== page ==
1. live or travel in wild or uncultivated country.
This isn’t going to be a promotion. We wouldn’t do that to our friends. We’re not trying to sell you on anything. What we will be talking about doing in this article would in fact be dangerous and a bit foolish for most people. So, don’t do it. To be clear, this isn’t a recommendation. Nor is it a suggestion. Rather, we will present an observation. And that observation is this: there’s nothing left. Or to be more precise, what’s left seems to be shrinking. In 2020 we have observed more people on established trails. Popular trails are tramped like never before — though we have observed the vast majority of hikers are being considerate and practicing good trail etiquette. However, parking and litter has been an issue, as reported and as seen first hand. The lesser used trails have become suddenly very popular. And the rest of them, once just the fodder of the dedicated hardcore red-liner, or lost person, have also become a curious agenda item for the general quarantined-to-death (“caution fatigued”) public.The red-colored lines on the maps we use in this area are now dotted with users. The only thing left is the green spaces between them where only water amid the green shading is shown and only contour lines speak for the landscape. It would be a complete mystery if not for Google Earth and an Internet rich with sources provided in the blogs of the only real explorers that remain — at least here in New Hampshire. This is what serves as our final frontier in New Hampshire. The state has been logged extensively over the centuries. The countryside is only lush with trees because of sound forest management — long-sighted practices thankfully instituted long ago. The land has been used extensively and thus walked. You likely won’t stand in a spot where at least one person hasn’t trod barring the steepest, most gnarly terrain. Artifacts are abundant, many lying under an accumulation of forest detritus. Camps and rail logging operations and other logging roads criss-crossed the forest and their remains are a treasure. Whole towns remain, mostly forgotten. Every notch was used for travel. Every accessible hillside harvested of its timber. Then used for livestock, or farmed if flat enough. Much of this infrastructure is still used, re-purposed for hiking, fire access, and more. And those spaces are our final frontier.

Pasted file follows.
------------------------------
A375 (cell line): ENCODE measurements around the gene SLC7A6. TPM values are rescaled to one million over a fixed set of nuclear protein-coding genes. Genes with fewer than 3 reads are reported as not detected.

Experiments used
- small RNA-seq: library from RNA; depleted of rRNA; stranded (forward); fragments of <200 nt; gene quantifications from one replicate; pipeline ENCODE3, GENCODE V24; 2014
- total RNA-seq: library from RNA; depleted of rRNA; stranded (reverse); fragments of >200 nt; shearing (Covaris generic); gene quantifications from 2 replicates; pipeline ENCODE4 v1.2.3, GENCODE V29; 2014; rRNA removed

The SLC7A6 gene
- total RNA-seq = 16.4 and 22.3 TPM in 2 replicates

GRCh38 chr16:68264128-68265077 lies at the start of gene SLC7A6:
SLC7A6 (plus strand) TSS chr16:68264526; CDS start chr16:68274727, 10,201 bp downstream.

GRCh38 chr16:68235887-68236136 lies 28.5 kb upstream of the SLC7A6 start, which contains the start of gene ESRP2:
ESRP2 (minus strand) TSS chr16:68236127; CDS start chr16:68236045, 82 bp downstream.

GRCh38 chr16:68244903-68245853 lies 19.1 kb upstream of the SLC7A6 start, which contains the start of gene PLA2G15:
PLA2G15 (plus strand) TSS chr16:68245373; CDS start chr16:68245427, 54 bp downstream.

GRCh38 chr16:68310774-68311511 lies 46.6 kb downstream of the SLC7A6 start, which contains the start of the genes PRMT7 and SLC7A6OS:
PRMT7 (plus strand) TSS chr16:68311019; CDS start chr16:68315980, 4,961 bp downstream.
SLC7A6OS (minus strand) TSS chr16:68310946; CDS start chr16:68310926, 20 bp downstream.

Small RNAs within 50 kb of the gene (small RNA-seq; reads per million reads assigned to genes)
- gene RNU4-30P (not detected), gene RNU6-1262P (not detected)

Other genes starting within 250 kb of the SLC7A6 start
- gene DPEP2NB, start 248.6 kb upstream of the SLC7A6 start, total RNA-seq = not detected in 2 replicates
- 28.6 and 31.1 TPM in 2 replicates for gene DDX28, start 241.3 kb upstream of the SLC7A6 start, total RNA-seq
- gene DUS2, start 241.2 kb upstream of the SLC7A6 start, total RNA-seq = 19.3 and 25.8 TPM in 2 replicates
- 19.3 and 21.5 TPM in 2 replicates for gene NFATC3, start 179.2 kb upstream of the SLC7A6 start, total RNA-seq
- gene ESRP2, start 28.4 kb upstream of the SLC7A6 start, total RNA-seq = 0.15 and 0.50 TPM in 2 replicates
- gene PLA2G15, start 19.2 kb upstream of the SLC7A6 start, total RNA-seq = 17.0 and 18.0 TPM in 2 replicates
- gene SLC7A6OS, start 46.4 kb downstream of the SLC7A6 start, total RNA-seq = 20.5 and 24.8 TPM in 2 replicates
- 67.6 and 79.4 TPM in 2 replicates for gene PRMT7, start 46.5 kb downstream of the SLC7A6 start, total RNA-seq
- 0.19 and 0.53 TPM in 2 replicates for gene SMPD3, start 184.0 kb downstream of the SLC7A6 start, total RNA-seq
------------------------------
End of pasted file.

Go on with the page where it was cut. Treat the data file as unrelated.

Nowadays there are lists for everything we can think of. It is pretty well assured every hill in New Hampshire has been visited by a number of people simply there to “bag” it. Understandably this is a very limited group of people. Bushwhacking is not for everyone. In fact, it’s not for hardly anyone. It’s usually not that much fun. What is fun is the personal exploration, the exercise perhaps, and the company of friends if one is so lucky as to actually have friends who ‘shwhack. It is a rare breed. Being hung up in the pencil-woods, sweating, trying to stay on your feet in steep terrain, blackflies getting in your eyes, mosquitoes buzzing in your ears… it just isn’t that much to look forward to. It is what it is, however, and that’s what’s left. That is New Hampshire’s final frontier. Ours and yours.
Important Things to Consider Before You Go
If you have decided to ignore our advice and want to start your own exploration, going there for yourself, please…
- Tread lightly
- Be careful what you step on for your own safety as well as for the environment.
- Don’t make trails
- Expanding on that above, leave your machete at home. Bushwhacking in NH is not literal.
- Don’t mark passages
- Expanding even further on that above, also leave the flagging tape at home. Let nature stay natural.
- Practice LNT
- This will be redundant to many of these rules, but Leave No Trace bears repeating in our opinion.
- Don’t go alone
- Bushwhack with a friend for safety reasons. Many things can happen out there so having backup is a must.
- Be independent
- To further define this dependency, your team must be able to stand on its own. There is no help out there.
- Leave a detailed plan
- Your best bet if something goes awry is that you told someone the specific details of your plan and you stuck to it.
- Plan the trip well
- Be thorough in your planning and consider “Plan B” scenarios. (Then convey this all to your at-home backup.)
- Manage time correctly
- Quite simply, do you have adequate day-length to carry out your plan, while leaving extra time for the unexpected?
- Use available resources
- From knowledge base materials like Internet-based trip reports, to technology like satellite imagery, use what exists.
- Know map and compass
- Don’t bushwhack without a solid understanding of plotting and following a compass course, and triangulation. Know the tools.
- Learn to use apps/GPS
- Know and use the tools above, but then add to your navigation arsenal with technological aids… because you can.
- Don’t get specific
- While sharing on social media is a fun thing to do, try not to give away specific details about your route. Make people plan.